In Romania, the food falls under the name “plăcintă” and is most often made with cheese or cheese and spinach. In Dobrogea, eastern territory that used to be a Turkish province, one can find both the Turkish influence – plăcintă dobrogeana either filled with cheese or with minced meat and served with sheep yoghurt or the Tatar street food Suberek – a deep fried half Moon cheese filled dough. Börek on Wikipedia
Though I had wanted to make a meat version as well, I only managed to make the cheese version. If you want to know more about variations and substitutions, scroll past the recipe – I’ve included a meat filling variation at the bottom.
Feta Pie Cooking Notes
- Special equipment: I used a Zenker extendable baking tray measuring approximately 40 x 33 cm (15 x 12 inches.) You can easily substitute a half-sheet pan (45 x 33 cm or 18 x 13 inches). If you don’t have a rectangular baking sheet, scroll past the recipe for substitution options.
- The feta: The feta makes up a big part of this recipe so you’ll have to make some choices about quality and cost. Feta can get quite expensive in some places. I was lucky to find large cans of good quality feta at my Turkish grocer for about €7.00 / $8.00 per 800 grams / 1.8lbs. Sheep’s milk feta is preferred for this recipe but cow’s milk works just fine as well.
- The time it takes: There’s nothing that compares to homemade dough but I won’t lie, it is time-consuming. The whole rolling and filling process took me about 2 hours. If you love taking your time in the kitchen like I do then you just might love the process. But if you’re short for time or energy then scroll to the bottom for dough substitutions.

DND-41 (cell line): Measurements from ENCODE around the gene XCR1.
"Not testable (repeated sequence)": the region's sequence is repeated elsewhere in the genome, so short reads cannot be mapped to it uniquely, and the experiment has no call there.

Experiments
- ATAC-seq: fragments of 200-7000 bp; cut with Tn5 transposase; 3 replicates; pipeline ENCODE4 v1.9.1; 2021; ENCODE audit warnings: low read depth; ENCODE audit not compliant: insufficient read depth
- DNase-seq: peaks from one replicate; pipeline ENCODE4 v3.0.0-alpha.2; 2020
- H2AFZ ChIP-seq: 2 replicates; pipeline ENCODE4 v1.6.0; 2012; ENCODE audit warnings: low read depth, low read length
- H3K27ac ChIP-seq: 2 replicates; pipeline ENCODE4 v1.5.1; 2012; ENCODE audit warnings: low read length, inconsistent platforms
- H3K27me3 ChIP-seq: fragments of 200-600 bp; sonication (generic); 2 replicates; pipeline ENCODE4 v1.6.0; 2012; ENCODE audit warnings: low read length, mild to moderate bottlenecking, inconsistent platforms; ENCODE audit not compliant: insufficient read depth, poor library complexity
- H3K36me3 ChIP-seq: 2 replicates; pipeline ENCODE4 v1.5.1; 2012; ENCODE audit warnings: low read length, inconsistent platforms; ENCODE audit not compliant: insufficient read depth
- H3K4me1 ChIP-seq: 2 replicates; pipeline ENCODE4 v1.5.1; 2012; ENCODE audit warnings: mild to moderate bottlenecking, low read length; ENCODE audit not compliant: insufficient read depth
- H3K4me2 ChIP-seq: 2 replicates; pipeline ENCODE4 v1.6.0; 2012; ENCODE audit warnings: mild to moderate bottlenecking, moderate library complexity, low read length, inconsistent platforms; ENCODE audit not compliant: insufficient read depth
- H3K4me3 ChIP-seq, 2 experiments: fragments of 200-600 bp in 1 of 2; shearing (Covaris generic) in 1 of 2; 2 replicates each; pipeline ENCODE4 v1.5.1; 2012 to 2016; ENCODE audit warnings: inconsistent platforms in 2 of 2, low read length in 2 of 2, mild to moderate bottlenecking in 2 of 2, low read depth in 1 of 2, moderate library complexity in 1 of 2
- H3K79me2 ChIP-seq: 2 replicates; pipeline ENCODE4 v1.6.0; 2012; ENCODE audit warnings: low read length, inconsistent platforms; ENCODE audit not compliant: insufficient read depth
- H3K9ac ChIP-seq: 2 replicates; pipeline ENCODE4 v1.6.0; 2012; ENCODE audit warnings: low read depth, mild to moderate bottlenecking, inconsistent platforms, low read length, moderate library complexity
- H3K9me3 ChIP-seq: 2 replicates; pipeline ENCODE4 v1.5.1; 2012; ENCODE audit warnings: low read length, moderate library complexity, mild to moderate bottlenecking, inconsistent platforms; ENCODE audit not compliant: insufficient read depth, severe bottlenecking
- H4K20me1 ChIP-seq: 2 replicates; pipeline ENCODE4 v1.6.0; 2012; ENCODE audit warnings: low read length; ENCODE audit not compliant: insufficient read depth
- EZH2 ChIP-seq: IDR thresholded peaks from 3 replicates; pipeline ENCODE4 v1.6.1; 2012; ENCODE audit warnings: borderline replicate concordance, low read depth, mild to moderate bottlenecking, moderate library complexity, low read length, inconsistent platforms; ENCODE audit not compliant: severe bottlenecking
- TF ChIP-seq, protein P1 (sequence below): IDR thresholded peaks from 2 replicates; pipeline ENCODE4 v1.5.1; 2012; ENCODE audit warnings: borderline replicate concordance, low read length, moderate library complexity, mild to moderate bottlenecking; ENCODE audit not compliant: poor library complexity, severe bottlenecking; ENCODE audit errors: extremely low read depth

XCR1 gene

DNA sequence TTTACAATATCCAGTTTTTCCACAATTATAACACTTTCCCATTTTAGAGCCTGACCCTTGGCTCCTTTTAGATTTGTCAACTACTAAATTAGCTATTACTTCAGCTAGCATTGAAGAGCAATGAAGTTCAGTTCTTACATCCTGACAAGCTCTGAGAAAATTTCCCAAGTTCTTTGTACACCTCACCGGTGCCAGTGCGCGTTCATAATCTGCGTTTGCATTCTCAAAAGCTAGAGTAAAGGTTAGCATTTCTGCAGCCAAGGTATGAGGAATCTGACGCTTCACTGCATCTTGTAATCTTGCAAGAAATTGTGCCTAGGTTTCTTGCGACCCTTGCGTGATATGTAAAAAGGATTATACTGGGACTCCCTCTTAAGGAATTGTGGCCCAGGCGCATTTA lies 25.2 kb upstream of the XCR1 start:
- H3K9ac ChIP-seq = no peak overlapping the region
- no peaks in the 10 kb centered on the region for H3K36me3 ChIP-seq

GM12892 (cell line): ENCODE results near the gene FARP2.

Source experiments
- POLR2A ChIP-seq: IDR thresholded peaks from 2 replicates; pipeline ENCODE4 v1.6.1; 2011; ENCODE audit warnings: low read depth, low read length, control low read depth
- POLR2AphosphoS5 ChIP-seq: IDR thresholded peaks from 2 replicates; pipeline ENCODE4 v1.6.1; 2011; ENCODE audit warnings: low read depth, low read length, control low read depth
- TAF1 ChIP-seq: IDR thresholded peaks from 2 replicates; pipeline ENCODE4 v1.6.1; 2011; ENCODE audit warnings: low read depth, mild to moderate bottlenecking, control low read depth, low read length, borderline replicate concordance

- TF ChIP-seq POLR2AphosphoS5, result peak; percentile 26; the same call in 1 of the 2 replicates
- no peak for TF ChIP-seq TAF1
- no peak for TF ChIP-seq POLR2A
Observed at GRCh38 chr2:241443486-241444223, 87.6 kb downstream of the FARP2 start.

- Working with the dough: Making phyllo dough from scratch involves mixing the dough, letting it rest, and then breaking off bit by bit to work with. The dough can be rolled out with a rolling pin or a dowel, or it can be stretched by hand. Stretching is my preferred method but you have to have a bit of feeling in your hands for the dough in order to do this successfully. It has to be just the right amount of force applied to just the right place. If you’ve never really worked with dough then this may not be a good place to start (unless you’re feeling super ambitious.) If you still want to give it a try, start by rolling and ease your way into stretching. If the dough breaks, you can just pinch it back together and keep going.
- Enough food for a party: This recipe makes a lot of feta pie. If you don’t need this much then you can cut it in half for a more reasonable amount and use a quarter sheet pan or even a casserole dish.